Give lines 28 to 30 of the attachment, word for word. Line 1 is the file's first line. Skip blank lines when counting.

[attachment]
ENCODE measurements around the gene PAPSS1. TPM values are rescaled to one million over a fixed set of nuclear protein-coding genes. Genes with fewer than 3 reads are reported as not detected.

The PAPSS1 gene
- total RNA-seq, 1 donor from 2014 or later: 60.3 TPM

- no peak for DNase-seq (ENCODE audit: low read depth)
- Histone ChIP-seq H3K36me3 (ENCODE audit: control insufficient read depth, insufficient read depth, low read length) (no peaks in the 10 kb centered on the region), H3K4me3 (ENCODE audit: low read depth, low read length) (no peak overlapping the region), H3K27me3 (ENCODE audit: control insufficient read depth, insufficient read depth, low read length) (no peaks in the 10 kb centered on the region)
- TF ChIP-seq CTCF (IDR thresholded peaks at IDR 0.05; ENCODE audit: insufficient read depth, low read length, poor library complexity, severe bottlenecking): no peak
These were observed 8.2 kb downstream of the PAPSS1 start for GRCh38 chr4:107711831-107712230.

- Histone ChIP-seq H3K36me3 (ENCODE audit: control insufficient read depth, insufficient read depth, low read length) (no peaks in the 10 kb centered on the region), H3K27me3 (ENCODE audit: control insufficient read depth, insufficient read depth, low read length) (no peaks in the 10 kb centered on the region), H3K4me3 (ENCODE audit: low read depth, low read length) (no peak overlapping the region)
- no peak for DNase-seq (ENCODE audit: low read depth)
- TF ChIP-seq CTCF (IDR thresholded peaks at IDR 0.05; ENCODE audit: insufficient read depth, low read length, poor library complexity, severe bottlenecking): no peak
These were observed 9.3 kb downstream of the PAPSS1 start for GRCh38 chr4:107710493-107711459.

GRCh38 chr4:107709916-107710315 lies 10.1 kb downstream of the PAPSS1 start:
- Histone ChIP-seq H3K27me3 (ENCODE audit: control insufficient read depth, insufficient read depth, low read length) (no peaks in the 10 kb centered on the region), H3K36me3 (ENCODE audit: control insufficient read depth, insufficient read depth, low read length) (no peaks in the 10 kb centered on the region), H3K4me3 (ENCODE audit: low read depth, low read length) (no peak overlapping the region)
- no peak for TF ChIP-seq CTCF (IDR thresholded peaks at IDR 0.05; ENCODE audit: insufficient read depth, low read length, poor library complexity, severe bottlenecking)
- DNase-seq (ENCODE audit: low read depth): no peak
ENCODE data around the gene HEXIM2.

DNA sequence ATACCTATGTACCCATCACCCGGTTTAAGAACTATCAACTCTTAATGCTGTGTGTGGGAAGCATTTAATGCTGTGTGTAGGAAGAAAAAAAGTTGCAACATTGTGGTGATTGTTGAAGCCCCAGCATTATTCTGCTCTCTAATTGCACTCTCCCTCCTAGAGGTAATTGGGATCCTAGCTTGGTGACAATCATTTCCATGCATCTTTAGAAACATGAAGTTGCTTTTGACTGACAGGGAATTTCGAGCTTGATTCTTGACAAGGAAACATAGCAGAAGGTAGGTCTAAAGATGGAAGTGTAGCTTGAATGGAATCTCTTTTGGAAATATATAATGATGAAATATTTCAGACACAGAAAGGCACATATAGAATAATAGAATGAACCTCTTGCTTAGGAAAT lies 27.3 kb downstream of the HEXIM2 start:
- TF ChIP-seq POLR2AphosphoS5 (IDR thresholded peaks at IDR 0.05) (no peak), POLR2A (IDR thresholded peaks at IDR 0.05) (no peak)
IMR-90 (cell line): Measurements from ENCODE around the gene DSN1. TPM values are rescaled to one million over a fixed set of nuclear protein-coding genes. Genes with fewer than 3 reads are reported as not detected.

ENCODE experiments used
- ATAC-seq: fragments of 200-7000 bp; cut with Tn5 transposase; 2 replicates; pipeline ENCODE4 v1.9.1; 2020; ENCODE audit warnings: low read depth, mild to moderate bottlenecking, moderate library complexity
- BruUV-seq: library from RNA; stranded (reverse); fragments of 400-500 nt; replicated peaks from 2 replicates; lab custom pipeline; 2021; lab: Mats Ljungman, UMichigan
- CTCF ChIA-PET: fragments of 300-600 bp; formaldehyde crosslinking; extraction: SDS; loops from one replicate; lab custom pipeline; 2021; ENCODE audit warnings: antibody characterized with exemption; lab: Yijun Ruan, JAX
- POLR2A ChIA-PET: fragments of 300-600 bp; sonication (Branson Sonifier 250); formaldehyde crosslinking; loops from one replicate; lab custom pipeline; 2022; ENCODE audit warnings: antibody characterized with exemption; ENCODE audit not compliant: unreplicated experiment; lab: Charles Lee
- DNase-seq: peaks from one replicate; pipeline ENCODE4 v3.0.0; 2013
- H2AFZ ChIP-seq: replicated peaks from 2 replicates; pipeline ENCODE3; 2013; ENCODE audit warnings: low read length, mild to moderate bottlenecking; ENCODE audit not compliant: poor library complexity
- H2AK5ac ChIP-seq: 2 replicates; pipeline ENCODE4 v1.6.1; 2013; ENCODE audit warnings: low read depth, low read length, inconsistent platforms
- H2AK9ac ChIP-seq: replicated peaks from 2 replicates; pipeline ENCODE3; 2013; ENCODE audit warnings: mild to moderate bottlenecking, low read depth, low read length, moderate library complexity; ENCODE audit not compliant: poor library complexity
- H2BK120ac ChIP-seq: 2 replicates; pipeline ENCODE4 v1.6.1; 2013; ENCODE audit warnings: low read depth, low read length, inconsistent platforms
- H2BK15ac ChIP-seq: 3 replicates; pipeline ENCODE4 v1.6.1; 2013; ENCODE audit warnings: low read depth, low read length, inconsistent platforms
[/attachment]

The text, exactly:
- H2AK9ac ChIP-seq: replicated peaks from 2 replicates; pipeline ENCODE3; 2013; ENCODE audit warnings: mild to moderate bottlenecking, low read depth, low read length, moderate library complexity; ENCODE audit not compliant: poor library complexity
- H2BK120ac ChIP-seq: 2 replicates; pipeline ENCODE4 v1.6.1; 2013; ENCODE audit warnings: low read depth, low read length, inconsistent platforms
- H2BK15ac ChIP-seq: 3 replicates; pipeline ENCODE4 v1.6.1; 2013; ENCODE audit warnings: low read depth, low read length, inconsistent platforms